Leading up to your PA school interview day, it is natural to focus on interview styles and how you will field the common interview questions.
But when your interview is a day or two away, it is helpful to shift your focus, even just for a bit, from the questions you might be asked to the logistics of the big day.
In this post, you'll learn the vital steps to take just before your PA school interview day and day-of tricks to help things go a bit more smoothly.
One to two days before your interview
1. Review all interview materials the program has sent you
You may have missed something on a prior read through.
Interview notices often tell you the schedule for the day, the style of interview you can expect, and if there are any pre-interview events the day or night prior. On occasion, they even name your interviewers.
PA programs are not usually elusive about what to expect on interview day, so brush up on the information they provide you. If you have multiple interviews at different programs, this step can also help you keep the details of the current program fresh.
2. Review interviewer information, if provided
If a school is kind enough to tell you who will be interviewing you, it's your job to do some digging. Find out if they are a faculty member, how long they have been with the program, and the specialties in which they've practiced.
Knowing someone's background can give you an advantage in how you deliver your answers to questions. It also presents a huge advantage if you have the opportunity to ask questions. You can show you did your homework by asking questions that are specific to your interviewer.
3. Wear a suit
Some people will try to fight me on this. Yes, other clothes that are not a suit can look professional. However, if you are the one person not wearing a suit, it will make you uncomfortable and mess with your confidence.
It doesn't have to be a fancy suit, or it can just resemble a suit with a sportcoat or blazer. You can always take off the jacket if you want to get more casual, just wear something underneath that is conducive to an outer-layer removal.
4. Practice your route
Showing up late will likely make you an emotional (and possibly a physical) wreck. If you're in town early or live close enough to where you'll be interviewing, practice traveling the route you will take.
Depending on the day of your interview, remember to leave enough time for weekday traffic or account for less frequent public transportation on weekends.
5. What to take
Take a small notebook and pen with you to the interview. You won't need much else other than your regular daily gear.
Gather business cards of your interviewers if available, but if not, the notebook will allow you to jot down names as you go. It also gives you a way to include a quick note about the individual that you may want to reference later in a thank you card or email.
If you are taking a bag, keep the contents minimal. You don't want someone to have to hold your ankles while you dive in for that notebook.
Interview Day Pearls
1. A group information session usually comes first
If you are interviewing with other candidates, your day is likely to start with a faculty member briefing the group on some program highlights. Everyone's adrenaline is pumping, but this is pretty low key.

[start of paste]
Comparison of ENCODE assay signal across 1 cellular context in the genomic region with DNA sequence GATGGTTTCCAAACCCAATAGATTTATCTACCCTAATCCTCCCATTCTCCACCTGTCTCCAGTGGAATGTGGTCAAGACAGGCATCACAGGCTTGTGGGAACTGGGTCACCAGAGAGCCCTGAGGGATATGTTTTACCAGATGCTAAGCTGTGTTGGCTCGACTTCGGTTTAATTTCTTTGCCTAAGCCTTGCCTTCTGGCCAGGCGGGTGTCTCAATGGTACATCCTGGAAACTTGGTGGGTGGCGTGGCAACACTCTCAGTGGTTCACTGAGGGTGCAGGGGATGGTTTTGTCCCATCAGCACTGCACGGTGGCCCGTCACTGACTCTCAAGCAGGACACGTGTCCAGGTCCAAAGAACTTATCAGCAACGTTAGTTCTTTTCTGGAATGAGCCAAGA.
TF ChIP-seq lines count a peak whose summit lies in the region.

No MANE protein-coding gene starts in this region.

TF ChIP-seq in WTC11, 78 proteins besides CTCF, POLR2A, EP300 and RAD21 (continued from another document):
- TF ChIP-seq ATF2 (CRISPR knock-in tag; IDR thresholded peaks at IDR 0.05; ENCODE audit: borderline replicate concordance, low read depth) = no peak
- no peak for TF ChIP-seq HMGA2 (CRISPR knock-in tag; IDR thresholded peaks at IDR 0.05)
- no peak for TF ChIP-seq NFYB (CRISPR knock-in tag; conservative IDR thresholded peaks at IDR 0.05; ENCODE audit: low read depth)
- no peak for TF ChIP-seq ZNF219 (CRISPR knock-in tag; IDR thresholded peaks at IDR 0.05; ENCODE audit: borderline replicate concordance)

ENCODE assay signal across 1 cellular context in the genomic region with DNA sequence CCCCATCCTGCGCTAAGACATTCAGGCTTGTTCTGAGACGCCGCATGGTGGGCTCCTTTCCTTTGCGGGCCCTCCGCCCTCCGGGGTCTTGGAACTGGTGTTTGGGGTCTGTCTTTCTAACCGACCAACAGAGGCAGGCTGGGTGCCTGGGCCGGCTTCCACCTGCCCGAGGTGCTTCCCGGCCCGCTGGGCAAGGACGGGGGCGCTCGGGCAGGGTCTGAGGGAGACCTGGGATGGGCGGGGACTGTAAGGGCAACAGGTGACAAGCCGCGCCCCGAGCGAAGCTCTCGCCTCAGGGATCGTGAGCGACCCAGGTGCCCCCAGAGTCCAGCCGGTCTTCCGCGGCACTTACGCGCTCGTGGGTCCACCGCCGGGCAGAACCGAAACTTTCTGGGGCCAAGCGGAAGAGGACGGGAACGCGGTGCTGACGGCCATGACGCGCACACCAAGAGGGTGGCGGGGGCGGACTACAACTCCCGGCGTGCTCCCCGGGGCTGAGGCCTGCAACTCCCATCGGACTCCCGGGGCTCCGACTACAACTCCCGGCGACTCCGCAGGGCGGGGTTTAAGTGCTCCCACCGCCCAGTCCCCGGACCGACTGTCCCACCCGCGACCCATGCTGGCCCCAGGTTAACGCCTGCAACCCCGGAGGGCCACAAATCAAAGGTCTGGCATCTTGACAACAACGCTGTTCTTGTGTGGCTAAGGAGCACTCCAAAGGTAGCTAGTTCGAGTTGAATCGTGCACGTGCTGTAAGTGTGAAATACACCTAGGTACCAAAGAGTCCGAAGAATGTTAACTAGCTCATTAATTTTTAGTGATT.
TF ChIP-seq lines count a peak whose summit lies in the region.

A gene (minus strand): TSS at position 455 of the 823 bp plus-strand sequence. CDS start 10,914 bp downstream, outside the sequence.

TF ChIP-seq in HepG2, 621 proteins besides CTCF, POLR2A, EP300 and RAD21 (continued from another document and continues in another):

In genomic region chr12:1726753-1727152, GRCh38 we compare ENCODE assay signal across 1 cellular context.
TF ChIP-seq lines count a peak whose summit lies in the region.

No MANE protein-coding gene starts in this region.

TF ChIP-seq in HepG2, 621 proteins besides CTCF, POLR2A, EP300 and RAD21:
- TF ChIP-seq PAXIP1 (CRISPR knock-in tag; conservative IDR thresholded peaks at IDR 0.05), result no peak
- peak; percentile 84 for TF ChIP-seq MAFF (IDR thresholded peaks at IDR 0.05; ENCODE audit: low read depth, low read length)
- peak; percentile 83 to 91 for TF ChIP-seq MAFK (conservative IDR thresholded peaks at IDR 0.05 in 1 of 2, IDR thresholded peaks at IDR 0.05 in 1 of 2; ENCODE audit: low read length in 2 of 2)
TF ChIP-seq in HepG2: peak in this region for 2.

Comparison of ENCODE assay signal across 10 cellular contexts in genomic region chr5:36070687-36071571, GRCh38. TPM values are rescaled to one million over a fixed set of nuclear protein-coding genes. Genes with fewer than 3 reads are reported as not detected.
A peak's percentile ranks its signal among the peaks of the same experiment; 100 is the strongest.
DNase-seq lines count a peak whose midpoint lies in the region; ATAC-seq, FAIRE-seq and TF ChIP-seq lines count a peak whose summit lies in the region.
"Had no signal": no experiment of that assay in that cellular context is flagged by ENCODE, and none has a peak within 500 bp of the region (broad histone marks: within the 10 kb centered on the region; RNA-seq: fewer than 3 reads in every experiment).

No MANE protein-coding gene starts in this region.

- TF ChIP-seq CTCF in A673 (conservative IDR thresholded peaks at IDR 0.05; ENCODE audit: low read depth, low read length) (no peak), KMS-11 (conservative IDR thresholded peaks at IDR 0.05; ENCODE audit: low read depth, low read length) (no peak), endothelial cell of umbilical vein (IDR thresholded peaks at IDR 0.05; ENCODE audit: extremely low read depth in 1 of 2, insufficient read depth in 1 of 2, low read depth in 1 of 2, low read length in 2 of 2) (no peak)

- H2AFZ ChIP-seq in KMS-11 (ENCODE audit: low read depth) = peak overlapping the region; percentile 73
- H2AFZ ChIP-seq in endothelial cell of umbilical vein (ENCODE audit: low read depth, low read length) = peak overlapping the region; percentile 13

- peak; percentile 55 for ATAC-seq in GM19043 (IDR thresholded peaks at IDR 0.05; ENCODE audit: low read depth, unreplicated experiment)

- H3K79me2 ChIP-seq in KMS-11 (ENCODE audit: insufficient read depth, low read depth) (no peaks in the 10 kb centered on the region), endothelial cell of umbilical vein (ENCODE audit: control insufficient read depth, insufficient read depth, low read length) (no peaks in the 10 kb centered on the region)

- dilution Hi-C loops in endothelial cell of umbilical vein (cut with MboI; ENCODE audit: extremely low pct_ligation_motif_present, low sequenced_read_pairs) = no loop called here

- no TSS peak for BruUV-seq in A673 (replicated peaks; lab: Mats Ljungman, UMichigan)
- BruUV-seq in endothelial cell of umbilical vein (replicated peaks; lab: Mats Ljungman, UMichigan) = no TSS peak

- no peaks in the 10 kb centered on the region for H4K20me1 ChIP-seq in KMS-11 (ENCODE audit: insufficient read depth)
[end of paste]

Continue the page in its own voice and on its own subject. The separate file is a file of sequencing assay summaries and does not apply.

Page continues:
Allow yourself to relax and pay attention to the information discussed. It may be of use later in your interview and may provide some ideas for questions you can ask later in the day.
2. There will likely be a tour
At some point in the day, you will be shown around campus and any lab facilities. This tour is usually done by a faculty member or a current PA student in groups smaller than in the first information session.
Here's a secret: whoever is showing you around may be reporting to the selection committee. So, this tour can be a perfect, less pressure-filled time for you to shine.
Ask questions about the PA program. If a current PA student is your guide, ask about their experience and why they chose the program. Engage with your fellow interviewees. This part of the day presents an extra chance for you to show your interpersonal skills and build some bridges.
3. Have a plan for a same-day essay
Programs will often tell you in advance if writing an essay will be part of your interview, but not all will. So, whether you know about an essay or not, you should be ready for one.
Some programs will ask you to write about something related to the materials they sent you before the interview, gauging whether or not you read them. It's a little tricky, I know, but it's another reason to do your day-before prep.
How do you get ready for an unknown essay topic? When writing under pressure, it's helpful first to identify what your conclusion will be. From there, you can work backward to build a mini outline to ensure you are structuring your ideas to move towards your conclusion.
By having a clear end goal in mind, this strategy prevents you from rambling on or running out of time.
Your first PA school interview is exciting and a little scary at the same time. Taking a few easy steps a day or two before can give you a break from the mental work of preparing for interview questions, reduce your anxiety, and help you feel more ready for the big day.
Your interview is about more than the answers you give to questions. Using these day-before and day-of tips can help you prepare for the full experience.